I'm starting to think marijuana legalization is about at the place marriage equality was ten or so years ago.And I won't be shocked if we are in the early stages of a similar very swift shift in public opinion.
The analogy isn't perfect and I'm not arguing an equivalence, but the political dynamic is similar.
We're seeing the same tentative state level steps, with medical legalization as the halfway measure, like the civil union was, and now Colorado and Washington voting for full legalization. Those were by initiative, so we're seeing the same people ahead of politicians dynamic. There's the same age-related divide, with pre-baby boomers opposed and the boomers and younger in support.
The drug war also fractures the conservative coalition along the same divide, with the self-appointed moralists on one side and the less-government libertarians on the other.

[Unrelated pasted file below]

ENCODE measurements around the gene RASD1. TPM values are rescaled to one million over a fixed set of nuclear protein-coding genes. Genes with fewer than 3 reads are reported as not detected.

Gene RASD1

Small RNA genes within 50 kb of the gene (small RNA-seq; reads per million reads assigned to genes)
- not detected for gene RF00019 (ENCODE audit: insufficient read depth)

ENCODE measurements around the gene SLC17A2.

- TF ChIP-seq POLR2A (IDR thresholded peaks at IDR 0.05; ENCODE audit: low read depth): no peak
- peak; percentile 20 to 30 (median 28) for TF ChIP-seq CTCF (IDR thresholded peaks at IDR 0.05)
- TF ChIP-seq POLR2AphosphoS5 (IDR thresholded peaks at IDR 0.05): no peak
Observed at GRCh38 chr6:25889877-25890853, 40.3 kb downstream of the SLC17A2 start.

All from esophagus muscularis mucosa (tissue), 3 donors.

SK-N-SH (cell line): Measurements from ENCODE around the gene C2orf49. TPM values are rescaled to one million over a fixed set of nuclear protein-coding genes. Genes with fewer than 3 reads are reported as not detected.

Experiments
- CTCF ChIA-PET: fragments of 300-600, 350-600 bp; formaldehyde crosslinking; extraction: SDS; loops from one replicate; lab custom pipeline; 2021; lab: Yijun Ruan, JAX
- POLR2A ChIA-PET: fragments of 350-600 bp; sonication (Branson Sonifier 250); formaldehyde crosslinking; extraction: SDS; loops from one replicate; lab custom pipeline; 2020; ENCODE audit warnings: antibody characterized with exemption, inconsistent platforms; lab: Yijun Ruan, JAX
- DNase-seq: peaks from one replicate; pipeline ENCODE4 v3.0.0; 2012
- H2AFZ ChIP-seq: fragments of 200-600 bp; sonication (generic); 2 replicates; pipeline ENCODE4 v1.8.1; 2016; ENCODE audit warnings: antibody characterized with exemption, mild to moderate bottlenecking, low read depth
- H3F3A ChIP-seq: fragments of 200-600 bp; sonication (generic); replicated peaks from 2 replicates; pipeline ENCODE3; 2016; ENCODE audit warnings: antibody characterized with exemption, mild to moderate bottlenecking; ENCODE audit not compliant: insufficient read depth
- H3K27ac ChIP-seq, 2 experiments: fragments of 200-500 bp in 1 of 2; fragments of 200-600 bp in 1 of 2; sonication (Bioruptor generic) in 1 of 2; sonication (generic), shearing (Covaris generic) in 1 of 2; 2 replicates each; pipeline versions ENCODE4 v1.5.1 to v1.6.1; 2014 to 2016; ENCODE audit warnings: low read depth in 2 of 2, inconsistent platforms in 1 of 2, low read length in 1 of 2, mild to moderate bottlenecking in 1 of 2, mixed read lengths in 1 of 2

The biggest difference I see right now is the dignity factor. The LGBT movement has grown its message and support to the point where they can't simply be dismissed with the same old tired mocking stereotypes. In the public eye, the Village People have been pushed off stage by the lifelong committed couples. The opponents have lost a lot of their name-calling power and have to retreat into rhetoric about their religious "right" to prejudice.
But talk about the drug war, and politicians and press are still making jokes about the munchies and Cheech and Chong. I haven't got the vision yet to see what replaces that, but it's time to stop cracking the jokes -_ I've been guilty, too - and start calling it out when we see it.